# Water in an open container immersed in a heat bath at BP

I realize this is probably pretty basic, but it has me stumped:
An open test tube containing water is immersed in a heat bath of boiling water. The water in the test tube does not boil. Why?

Would this be because the water in the test tube is at a temperature where it two phases (liquid and vapor) co-exist?

256bits
Gold Member
What you have is a crude type of thermometer, and evidently this shows how when measuring temperature by any instrument you have to be sure it is indicating the temperature accurately.

Primarily this a heat conduction problem ( and phase change for this particular case )at this temperature, although convection and radiation will play a part, more so at different temperatures, radiation most especially at higher temperatures.

Heat flows from a hotter body to a colder body.

For heat to flow into the test tube, it has to be at a lower temperature, however slight that may be, than the heat bath. The greater difference in temperature the more heat will flow, diminishing as the temperature difference decreases. This is one type of thermal lag effect.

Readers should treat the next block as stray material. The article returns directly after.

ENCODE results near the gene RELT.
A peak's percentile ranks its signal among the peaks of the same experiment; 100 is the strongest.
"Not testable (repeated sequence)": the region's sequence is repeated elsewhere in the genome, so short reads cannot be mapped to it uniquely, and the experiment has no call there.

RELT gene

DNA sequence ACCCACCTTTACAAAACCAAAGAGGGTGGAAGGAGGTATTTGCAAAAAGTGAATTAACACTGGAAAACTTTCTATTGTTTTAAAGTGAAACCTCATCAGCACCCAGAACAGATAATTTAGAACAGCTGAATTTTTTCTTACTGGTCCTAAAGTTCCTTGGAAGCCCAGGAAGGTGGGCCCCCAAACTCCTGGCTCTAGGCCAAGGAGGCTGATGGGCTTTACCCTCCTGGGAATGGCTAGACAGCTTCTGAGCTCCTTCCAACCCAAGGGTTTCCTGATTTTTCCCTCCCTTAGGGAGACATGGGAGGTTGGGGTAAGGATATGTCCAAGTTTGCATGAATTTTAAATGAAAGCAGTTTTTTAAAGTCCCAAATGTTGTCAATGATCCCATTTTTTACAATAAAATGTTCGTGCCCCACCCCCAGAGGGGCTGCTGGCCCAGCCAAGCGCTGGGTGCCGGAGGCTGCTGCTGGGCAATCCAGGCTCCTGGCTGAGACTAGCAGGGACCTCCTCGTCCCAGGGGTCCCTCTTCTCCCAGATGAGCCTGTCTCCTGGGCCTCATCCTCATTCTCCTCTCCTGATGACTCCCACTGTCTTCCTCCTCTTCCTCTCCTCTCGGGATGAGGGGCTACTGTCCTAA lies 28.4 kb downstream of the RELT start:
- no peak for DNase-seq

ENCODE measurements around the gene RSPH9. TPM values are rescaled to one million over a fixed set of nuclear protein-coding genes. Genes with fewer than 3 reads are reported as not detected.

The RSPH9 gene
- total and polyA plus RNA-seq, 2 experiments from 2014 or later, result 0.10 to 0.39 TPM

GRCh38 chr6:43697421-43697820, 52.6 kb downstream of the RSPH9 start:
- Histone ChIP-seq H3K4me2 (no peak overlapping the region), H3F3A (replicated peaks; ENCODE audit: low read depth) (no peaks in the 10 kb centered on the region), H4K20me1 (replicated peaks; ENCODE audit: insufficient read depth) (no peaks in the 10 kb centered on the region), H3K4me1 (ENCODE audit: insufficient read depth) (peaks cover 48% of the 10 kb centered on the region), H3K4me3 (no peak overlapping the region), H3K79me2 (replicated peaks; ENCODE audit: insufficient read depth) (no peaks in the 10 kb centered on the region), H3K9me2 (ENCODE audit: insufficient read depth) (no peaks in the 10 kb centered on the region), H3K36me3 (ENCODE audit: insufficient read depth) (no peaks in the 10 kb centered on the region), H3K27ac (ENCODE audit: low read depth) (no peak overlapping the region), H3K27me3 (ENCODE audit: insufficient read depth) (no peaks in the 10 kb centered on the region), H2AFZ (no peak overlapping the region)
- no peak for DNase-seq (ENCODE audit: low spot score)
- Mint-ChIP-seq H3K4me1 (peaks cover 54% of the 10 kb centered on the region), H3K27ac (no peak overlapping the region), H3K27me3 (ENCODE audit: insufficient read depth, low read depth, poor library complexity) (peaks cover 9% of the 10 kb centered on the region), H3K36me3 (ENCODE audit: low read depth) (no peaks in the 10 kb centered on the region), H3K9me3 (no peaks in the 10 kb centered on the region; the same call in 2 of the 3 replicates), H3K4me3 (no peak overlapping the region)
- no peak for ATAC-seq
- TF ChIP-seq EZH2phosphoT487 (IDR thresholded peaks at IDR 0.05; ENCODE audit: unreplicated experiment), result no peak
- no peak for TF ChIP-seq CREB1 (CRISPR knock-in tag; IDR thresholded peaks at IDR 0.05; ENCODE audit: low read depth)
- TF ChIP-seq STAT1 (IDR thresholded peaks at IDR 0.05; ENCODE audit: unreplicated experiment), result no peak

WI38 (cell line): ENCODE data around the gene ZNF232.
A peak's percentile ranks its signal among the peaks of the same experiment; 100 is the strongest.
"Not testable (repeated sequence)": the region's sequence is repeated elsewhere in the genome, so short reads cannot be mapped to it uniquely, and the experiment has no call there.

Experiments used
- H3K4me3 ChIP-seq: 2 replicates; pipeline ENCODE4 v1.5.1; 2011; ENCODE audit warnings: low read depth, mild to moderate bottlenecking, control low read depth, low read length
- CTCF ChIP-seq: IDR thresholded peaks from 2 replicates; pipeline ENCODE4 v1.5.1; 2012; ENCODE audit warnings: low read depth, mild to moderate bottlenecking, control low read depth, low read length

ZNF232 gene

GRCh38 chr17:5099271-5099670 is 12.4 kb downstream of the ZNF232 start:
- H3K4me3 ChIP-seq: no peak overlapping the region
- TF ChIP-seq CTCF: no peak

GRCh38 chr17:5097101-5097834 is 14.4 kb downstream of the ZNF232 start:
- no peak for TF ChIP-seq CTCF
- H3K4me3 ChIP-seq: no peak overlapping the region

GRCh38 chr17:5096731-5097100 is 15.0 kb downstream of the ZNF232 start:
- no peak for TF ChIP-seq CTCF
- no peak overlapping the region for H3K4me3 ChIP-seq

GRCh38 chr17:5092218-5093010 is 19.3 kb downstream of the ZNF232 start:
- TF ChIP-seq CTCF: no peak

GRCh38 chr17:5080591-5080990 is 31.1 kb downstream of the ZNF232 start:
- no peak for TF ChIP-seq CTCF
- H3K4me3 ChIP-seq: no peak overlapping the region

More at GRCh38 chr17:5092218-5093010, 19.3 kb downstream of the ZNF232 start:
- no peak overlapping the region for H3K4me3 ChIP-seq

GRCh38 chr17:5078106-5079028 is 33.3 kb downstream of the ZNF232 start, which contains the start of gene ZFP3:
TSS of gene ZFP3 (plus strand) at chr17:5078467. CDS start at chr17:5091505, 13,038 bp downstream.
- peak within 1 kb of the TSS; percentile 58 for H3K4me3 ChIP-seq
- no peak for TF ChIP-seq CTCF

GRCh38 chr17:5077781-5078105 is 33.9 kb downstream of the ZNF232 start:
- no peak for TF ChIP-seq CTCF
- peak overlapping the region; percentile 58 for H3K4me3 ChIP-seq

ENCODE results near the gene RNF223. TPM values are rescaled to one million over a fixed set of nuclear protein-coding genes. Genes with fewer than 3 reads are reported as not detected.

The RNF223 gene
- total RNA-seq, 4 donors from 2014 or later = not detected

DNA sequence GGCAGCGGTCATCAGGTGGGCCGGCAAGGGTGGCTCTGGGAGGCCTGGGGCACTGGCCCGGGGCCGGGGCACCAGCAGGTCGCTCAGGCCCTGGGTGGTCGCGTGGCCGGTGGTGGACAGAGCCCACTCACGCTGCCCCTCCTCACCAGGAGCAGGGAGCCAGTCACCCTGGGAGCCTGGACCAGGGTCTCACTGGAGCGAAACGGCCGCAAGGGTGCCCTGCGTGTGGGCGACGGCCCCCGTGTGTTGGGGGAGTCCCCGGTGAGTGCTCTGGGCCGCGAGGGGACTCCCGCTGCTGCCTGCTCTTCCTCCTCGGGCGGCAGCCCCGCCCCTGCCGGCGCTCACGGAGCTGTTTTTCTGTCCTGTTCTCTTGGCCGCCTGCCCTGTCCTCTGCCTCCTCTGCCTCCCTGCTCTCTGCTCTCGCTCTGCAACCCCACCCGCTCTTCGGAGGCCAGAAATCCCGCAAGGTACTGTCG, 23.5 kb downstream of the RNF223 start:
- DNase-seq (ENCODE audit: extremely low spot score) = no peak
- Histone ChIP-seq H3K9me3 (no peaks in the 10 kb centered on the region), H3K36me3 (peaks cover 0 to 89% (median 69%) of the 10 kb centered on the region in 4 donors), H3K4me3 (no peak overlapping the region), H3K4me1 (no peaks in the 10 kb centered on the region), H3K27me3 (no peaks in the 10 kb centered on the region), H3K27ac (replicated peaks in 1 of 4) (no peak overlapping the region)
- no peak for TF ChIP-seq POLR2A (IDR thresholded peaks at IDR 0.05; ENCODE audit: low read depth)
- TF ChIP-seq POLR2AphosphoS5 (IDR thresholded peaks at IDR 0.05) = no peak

As the temperature of the water in the test tube increases, and turns into vapour, heat is taken away. There is also a heat loss from the test tube body exposed to the air.

We thus have heat flow from the boiling water bath into the test tube through a barrier and heat being removed via the vapour and the test tube body. If the heat being removed is greater than that entering then the test tube water will not boil.

If you immerse the whole apparatus in a room such tht suppose the steam collected from the bath remains at the same temperature of the bath, several of these sources of 'error' can be minimized or eliminated, you will then have the conduction from the bath through the test tube wall to test tube water being the 'source of error' for your crude thermometer. If then you wait long enough, the test tube water should begin to show signs of slight boiling if and when the two masses come to thermal equilibrium.

1 person
Thank you very much! This answers my question perfectly!